In the Mitte. There are countless restaurants situated in and around the railway arches of Hakescher Markt's S-Bahn station, which is on lines; S-5, S-7, S-9.
A great restaurant which offers good discounts to guests at Globetrotters Backpackers hostel. It has a Pharsee section which is Persian so really the restaurant has quite a few menus to choose from.
91 Berkeley street,station charing cross
Fantastic place to eat, drink and recover from a hard day out on the hill. Also has accommodation if you're not a hard-up climber. Can get pretty lively on winter weekends. Great selection of real ales and even better selection of single malts.
t. 01855 811252
In this respect São Paulo is truly exceptional. When you see these you begin to understand the city's culinary reputation. São Paulo's street markets receive fruit and vegetables from all over Brazil and from Chile and Argentina. What is more, ringing the city are thousands of Japanese-Brazilian market gardens.
The selection of greens alone is massive: mustard, many types of lettuce, chicory, fennel, rocket, bok choy, fresh melokias (not many places outside of the Middle East where you can get it), spinach, kale, cabbage, Brussels sprouts, watercress...stalls and stalls of massive bunches of fresh herbs: dill, mint, basil (several types), lemon grass, rosemary, oregano, coriander, parsley, sage - basically everything you can think of.
As for the fruit, it ranges from Amazonian looking stuff, to tropical: pineapples, papayas, mangoes (palmer, Tommy Atkins, small green citrus-flavoured ones, and more) and jackfruit. A good pérola pineapple when in season will impregnate the flat and your hands with its aroma for the whole day. It will be very sweet, not sharp and not fibrous. It literally melts in your mouth. Similarly a perfect mango.
There is also plenty of fruit more associated with temperate weather: apples, pears, strawberries, blackberries, plums, as well as Mediterranean-climate fruit such as watermelons, grapes and so forth.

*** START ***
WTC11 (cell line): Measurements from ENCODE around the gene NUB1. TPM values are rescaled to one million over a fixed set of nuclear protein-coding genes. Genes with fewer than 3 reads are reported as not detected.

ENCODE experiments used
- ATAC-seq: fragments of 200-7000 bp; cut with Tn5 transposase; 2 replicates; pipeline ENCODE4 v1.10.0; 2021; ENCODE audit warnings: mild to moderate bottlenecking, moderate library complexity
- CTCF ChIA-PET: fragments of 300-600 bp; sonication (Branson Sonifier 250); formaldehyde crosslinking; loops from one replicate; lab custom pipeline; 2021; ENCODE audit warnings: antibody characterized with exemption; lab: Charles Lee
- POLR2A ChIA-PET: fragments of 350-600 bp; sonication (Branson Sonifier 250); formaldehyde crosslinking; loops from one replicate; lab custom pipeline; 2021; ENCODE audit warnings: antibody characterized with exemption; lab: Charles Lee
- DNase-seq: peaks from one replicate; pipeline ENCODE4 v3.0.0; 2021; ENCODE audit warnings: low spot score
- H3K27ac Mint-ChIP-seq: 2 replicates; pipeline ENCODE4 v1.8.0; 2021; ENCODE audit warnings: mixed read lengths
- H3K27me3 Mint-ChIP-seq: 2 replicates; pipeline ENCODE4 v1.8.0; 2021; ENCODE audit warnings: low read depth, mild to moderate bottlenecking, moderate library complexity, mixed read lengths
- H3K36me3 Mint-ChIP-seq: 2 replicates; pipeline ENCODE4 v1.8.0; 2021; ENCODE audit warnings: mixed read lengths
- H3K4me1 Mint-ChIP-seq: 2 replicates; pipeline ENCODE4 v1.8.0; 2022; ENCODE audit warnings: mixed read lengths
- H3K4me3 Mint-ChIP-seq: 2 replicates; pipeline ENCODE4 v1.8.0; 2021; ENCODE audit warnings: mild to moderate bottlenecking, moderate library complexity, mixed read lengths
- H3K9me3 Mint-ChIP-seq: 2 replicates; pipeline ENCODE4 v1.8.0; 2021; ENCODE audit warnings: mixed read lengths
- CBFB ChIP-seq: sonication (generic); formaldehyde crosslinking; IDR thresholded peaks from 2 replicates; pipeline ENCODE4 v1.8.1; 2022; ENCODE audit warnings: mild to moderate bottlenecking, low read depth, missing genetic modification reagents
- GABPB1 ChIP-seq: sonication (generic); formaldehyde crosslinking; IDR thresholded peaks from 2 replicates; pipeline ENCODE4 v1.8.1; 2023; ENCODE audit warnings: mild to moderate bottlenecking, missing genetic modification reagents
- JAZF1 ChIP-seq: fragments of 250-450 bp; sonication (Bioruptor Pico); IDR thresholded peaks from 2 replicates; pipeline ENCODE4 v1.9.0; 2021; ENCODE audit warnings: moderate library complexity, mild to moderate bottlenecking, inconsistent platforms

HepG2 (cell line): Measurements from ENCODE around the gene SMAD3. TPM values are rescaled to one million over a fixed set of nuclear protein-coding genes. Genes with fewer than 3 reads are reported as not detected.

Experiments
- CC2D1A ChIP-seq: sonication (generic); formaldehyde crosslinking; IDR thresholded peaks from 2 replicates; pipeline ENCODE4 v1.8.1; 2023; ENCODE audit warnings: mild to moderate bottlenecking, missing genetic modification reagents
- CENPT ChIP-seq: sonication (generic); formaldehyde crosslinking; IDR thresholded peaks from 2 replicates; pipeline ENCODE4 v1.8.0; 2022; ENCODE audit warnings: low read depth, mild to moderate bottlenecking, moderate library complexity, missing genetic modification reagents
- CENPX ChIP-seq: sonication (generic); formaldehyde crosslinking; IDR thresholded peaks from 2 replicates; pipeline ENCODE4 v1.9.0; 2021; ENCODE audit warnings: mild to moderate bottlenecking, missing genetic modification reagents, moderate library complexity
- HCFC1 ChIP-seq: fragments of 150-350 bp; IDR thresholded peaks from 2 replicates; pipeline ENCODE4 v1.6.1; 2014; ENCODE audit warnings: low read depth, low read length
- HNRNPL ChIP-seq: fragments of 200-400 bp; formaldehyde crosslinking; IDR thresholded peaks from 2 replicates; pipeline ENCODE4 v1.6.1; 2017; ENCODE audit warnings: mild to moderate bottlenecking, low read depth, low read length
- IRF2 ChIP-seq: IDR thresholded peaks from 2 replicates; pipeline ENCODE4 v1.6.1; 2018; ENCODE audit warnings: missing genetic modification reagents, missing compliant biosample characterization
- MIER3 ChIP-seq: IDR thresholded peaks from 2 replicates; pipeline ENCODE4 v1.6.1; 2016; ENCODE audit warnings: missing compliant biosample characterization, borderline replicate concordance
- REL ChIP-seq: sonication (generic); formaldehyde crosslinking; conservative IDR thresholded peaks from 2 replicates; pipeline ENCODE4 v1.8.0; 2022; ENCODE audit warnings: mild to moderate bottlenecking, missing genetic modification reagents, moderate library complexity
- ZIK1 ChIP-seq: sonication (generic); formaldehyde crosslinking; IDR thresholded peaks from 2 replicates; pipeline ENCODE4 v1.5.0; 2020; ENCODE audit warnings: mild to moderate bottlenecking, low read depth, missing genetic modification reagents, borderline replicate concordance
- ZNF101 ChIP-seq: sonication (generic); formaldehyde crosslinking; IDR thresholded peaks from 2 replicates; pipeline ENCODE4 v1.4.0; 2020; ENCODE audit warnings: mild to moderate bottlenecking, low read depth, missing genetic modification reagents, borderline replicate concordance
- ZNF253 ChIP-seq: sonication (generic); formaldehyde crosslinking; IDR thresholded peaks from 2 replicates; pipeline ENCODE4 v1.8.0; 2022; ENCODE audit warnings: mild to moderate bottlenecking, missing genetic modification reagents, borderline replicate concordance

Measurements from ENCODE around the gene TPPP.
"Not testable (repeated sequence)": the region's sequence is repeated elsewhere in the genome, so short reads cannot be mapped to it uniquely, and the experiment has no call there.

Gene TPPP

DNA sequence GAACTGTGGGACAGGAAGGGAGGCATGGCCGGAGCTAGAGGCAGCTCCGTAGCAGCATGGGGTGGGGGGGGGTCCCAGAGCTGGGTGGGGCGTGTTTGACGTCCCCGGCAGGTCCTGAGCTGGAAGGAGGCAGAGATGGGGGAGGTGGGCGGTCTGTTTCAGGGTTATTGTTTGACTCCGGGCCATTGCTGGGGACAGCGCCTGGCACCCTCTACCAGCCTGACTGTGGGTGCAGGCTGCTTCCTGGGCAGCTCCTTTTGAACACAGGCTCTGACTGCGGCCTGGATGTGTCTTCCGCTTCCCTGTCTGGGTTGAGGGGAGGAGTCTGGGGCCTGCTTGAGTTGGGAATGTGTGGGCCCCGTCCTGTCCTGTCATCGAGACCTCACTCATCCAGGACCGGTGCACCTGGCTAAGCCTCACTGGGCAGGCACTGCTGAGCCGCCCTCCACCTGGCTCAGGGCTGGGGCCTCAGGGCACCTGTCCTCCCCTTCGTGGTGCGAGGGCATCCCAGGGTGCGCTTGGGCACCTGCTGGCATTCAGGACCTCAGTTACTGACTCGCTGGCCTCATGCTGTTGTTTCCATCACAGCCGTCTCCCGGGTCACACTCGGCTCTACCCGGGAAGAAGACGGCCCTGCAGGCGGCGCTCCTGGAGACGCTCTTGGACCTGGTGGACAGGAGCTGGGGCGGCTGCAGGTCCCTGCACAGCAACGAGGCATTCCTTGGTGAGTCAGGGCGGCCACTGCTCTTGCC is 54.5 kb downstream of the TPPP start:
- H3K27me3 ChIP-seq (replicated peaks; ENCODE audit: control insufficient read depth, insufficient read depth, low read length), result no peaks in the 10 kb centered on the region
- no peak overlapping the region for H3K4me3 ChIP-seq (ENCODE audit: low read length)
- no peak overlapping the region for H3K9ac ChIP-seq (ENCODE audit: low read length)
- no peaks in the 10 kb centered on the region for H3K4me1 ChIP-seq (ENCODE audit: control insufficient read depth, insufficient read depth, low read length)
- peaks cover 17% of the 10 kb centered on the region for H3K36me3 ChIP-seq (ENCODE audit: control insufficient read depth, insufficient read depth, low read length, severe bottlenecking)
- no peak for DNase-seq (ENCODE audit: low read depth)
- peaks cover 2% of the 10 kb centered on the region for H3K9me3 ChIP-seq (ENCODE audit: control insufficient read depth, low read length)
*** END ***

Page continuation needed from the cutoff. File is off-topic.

Also at the markets: fish stalls, meat stalls, spice stalls (you can find most of the basics you'll need for curries, for example), hardware, cheap toys.
The tradition is to drink a cane-juice (with lime juice) and eat a fried "pastel" (minced meat or palm heart are my favourites).
There are markets all over the city. The ones I've used are:
Friday: Rua Sergipe, in Higienópolis, opposite Zilana. Genteel. You can stop off for excellent coffee and sweetmeats before or after at "Dulca".
Saturday: Corner of R. Helvetia with Barão de Campinas. Far less genteel. The neighbourhood used to be the administrative center of the city. Now faded and nervously on the edge of crack-land.
Sunday: Amaral Gurgel, at Sta Cecília underground station. Huge, bustling, under the flyover (flyover incidentally closed to traffic on Sundays for pedestrians to amble).
Sunday: Praça Roosevelt. A smaller version of the Amaral Gurgel one, at the bottom of Rua da Consolação. Easier to handle, but very bustling nonetheless.
Although a chain, the Cheesecake Factory is an absolute must for those who love all things American and want to steep themselves in the local culture e.g. huge portions, great food. The Cheesecake Factory is located in the Prudential centre so it's pretty central, the bar's good with a range of cocktails and I would recommend the Cobb salad, surely the largest salad in the world!
Bakery. 120-years old, belonging to the Albanese family, originally from Calabria. Wood-burning ovens. The bakery bakes 2,000 loaves a day, but the outlet is a small shopfront. Sausages and cheeses hanging from ceiling. The best calabreza sausage-bread in the city, great aubergine bread. Great, crusty and chewy Italian bread. Sfogliatelli and Portuguese pastries, Italian wines etc.
Rua São Domingos, 330 Bela Vista.
Keep going down Augusta, center-bound, until it turns into Martins Fontes. Turn right at Martinho Prado. Keep going past impressive synagogue (incidentally opposite São Paulo's oldest Lesbian bar). Turn left when you reach Santo Antonio. First on right, then right again.
Not easy to find. Never mind there are a lot of similar bakeries nearby (Bexiga) that are nearly as good.